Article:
I love the Unchosen Ones anti-trope at work here. None of these folks particularly want to be heroes, but when greatness is thrust upon them, they rise to the challenge—some literally. There are some fascinating critiques here of our current world: how lies are told to accomplish political goals, how hewing too closely to an idea at the expense of the real world around you can bring you to ruin, and, not to put too fine a point on it, how people often choose denial when their world is collapsing around them.
There’s a real power in the aching, doomed beauty of Courant, one of the cities of Engevelen, as it teeters on the brink of destruction and ruin. One of the early scenes put me in mind of something my dad said to me recently about Ukraine. “One day you’re sitting at a café, sipping a cup of coffee, and the next your world is gone.” So it goes with Courant and Engevelen, and but for the grace of god…
And the scene where the Harbinger shares her visions with Davignon is truly soul shattering, even from the safe vantage of our own world.
My favorite character had to be Mick, the forgetful resident of said nursing home who still has a spark of greatness in him. In his first appearance, he saves a puppy from the rubble of a collapsed home, and we’re with him from there on. When he does come into his moment, it’s a beautiful thing to see. I also liked the LGBTQ+ characters in the story. While they are subtle, it’s good to see them included in this vision of a fantasy world.
I do have a couple nitpicks. The cast is so big, and most of them are soldiers or wizards in ruined or about-to-be-ruined towns, so it took me a bit to get the characters all straight in my head and figure out how all the locations connected with one another. That said, Hunt did finally include a map in this one, something that was lacking in the trilogy, and it’s immensely helpful to keep the action of the story straight.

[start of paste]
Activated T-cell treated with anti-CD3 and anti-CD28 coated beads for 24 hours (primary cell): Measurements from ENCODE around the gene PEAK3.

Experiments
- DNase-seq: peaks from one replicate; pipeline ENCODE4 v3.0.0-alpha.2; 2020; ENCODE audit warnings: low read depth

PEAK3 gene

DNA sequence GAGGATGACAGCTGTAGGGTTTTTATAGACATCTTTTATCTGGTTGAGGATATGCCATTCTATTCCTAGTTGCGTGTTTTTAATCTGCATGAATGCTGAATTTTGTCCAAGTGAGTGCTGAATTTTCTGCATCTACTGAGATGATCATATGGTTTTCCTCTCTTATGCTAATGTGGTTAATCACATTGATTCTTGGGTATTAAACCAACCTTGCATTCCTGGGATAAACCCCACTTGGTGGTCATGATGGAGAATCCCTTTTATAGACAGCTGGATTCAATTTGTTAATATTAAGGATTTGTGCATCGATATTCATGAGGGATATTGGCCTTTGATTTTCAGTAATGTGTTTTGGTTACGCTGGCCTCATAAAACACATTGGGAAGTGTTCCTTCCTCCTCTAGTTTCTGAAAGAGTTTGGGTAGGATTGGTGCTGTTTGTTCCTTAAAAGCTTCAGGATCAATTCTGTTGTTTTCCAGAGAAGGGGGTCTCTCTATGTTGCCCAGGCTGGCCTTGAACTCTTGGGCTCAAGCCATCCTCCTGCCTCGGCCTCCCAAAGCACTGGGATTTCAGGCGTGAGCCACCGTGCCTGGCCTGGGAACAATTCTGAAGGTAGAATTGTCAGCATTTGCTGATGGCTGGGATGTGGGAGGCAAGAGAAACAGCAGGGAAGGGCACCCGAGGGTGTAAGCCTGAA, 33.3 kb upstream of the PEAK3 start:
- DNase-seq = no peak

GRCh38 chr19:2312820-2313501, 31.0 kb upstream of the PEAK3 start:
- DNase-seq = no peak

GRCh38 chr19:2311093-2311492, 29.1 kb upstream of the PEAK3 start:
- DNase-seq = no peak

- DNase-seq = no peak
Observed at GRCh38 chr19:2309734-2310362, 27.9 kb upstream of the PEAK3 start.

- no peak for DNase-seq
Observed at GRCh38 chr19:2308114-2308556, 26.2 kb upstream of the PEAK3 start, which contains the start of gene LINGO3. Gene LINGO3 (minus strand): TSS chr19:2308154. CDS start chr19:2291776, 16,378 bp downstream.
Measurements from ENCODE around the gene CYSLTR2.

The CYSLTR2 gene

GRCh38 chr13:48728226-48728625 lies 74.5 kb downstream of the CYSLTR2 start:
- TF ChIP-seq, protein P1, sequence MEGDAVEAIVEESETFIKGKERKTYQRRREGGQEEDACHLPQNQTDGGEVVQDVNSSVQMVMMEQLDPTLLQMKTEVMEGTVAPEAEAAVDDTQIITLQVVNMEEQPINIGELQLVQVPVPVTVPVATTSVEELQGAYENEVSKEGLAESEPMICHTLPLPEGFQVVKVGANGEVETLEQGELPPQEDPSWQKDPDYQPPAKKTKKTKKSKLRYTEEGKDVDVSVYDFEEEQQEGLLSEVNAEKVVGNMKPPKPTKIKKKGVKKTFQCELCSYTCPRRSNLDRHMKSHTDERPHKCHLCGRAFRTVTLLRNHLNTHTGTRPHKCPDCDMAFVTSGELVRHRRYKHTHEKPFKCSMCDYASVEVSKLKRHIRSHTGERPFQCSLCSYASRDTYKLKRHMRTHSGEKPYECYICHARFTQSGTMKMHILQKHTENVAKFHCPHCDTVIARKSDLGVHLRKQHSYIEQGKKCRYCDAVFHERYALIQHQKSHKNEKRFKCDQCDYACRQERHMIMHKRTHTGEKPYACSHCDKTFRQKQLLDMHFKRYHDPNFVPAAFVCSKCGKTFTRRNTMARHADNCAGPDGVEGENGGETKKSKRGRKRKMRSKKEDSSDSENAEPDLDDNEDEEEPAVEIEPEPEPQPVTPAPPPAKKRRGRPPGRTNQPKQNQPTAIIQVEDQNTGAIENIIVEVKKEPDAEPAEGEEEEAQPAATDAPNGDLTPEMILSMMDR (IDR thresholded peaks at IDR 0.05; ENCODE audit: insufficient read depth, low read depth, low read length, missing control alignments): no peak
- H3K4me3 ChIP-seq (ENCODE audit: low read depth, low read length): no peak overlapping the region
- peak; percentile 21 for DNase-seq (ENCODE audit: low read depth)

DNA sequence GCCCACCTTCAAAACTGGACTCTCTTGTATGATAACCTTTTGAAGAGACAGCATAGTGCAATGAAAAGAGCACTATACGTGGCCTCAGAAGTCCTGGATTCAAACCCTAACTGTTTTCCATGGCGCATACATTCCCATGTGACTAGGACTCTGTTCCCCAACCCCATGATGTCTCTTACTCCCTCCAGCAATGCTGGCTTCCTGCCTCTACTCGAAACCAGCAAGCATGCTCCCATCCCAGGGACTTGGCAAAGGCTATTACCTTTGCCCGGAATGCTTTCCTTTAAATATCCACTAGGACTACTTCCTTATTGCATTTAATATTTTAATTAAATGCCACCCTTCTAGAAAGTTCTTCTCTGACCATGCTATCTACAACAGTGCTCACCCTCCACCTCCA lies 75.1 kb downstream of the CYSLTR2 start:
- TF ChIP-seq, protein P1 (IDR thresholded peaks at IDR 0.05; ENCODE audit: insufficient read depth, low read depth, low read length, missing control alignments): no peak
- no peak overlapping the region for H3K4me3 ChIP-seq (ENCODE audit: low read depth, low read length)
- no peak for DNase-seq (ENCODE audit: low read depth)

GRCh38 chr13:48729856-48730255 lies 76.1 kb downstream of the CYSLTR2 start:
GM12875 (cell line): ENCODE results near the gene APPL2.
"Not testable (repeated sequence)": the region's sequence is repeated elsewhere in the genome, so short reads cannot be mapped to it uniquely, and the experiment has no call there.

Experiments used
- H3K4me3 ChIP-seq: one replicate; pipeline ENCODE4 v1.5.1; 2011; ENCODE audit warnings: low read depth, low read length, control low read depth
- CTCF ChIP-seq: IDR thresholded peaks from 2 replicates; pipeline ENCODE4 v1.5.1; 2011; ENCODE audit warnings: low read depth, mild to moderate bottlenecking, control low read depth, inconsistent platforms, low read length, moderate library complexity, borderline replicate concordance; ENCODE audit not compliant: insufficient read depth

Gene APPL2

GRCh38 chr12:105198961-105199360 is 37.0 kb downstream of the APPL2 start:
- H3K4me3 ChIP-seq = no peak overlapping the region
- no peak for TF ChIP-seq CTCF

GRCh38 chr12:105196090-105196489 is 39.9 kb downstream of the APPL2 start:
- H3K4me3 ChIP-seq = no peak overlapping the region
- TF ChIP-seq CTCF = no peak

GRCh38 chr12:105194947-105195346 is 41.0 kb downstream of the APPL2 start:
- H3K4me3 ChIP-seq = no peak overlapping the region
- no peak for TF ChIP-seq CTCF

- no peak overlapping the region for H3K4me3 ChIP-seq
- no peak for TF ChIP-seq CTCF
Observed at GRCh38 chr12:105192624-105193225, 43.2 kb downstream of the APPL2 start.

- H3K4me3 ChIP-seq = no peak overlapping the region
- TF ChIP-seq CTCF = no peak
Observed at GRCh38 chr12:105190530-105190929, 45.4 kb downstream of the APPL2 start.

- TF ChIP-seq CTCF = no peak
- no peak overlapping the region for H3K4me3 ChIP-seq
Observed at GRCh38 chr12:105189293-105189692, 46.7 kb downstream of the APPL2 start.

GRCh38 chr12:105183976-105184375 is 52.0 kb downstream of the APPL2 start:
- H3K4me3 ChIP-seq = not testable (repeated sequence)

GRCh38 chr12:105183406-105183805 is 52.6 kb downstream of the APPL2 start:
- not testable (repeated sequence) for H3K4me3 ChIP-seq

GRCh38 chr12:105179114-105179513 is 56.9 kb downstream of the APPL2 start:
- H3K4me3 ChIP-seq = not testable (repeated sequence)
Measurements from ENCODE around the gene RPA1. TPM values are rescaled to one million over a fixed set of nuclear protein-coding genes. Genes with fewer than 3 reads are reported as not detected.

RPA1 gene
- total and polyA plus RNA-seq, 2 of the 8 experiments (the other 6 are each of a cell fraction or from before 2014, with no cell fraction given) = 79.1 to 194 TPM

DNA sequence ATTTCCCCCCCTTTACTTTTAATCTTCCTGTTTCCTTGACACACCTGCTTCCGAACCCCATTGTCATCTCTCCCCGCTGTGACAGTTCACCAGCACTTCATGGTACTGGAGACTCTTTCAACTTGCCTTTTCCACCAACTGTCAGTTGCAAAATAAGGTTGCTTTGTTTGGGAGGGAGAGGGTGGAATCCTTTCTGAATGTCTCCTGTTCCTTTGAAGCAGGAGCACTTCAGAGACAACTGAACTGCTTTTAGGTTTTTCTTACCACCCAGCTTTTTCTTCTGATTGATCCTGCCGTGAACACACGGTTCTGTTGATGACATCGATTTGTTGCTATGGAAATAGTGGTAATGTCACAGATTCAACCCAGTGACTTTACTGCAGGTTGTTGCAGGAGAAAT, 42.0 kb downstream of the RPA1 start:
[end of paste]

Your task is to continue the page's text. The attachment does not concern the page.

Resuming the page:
There’s also a clever part at the end that didn’t have quite the impact I’d hoped, but I will say no more as I don’t want to give any spoilers.
Lee’s worldbuilding skills are fantastic. He immerses us in his world once again as we see the great beauty of a dying realm that recalls Rome in its days of glory before the fall.
And the underdog aspect (in one case, an actual dog!) made the ending all the sweeter. Hunt has no qualms about killing off characters over the course of the story (side note: it makes it easier to keep track of the survivors!). But these deaths have a purpose, often redirecting the plot and the remaining characters’ motivations.
This is an epic tale with a fascinating magical system (how in the world did he come up with freeze dolls?) and some truly frightening villains, and the high takes ratchet up the level of tension as the story gains steam and barrels toward its explosive ending.
Amazing worldbuilding plus great characters plus evil big bads plus a fantasy nursing home (with swords!) – how could you go wrong? I hope you love this book as much as I did.
Scott is the founder of Queer Sci Fi, and a fantasy and sci fi writer in his own right, with more than 30 published short stories, novellas and novels to his credit, including two trilogies.